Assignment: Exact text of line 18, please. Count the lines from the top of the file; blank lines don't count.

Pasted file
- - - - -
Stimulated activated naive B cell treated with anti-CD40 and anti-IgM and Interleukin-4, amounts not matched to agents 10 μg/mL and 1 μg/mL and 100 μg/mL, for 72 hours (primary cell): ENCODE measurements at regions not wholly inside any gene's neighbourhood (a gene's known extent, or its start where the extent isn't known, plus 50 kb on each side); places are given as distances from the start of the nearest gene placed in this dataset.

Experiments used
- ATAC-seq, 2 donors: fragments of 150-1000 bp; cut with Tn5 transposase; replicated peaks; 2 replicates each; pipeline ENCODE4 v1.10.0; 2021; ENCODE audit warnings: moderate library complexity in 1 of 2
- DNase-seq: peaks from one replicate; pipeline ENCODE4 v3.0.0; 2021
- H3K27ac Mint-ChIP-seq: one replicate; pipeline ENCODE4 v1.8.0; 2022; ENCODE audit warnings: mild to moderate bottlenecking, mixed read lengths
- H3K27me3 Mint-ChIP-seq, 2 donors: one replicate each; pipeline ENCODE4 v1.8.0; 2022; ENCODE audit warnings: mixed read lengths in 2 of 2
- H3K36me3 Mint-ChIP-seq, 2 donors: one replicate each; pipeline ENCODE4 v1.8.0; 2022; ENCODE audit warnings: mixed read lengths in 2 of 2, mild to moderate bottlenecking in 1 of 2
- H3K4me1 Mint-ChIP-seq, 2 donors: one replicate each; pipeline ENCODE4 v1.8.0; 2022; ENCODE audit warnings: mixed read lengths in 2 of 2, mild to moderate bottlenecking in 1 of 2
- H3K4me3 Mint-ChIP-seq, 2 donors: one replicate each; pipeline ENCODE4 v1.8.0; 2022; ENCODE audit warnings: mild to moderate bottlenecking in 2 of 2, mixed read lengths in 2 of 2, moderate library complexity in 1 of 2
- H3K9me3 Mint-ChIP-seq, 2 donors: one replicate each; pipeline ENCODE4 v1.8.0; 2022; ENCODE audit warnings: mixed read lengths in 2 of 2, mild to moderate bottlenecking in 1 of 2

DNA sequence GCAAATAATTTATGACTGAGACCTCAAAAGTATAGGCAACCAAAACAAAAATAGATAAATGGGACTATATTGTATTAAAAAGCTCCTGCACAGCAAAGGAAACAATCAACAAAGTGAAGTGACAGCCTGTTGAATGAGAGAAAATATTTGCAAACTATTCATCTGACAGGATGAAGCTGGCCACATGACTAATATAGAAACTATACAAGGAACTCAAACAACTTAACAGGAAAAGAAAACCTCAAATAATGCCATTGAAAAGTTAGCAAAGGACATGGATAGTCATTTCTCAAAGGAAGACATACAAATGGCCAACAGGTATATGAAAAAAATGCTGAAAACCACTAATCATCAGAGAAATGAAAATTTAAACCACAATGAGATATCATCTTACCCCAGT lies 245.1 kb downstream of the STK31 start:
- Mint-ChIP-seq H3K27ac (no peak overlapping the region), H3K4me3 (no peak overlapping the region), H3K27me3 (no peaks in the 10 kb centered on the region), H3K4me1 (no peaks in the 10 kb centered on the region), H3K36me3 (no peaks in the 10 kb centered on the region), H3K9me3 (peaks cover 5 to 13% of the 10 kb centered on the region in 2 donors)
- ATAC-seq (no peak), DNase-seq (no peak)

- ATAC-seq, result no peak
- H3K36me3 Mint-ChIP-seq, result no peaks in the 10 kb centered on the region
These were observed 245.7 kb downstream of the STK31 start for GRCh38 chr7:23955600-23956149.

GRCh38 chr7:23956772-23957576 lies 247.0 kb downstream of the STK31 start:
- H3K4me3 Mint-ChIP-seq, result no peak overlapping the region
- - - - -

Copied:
- H3K4me3 Mint-ChIP-seq, result no peak overlapping the region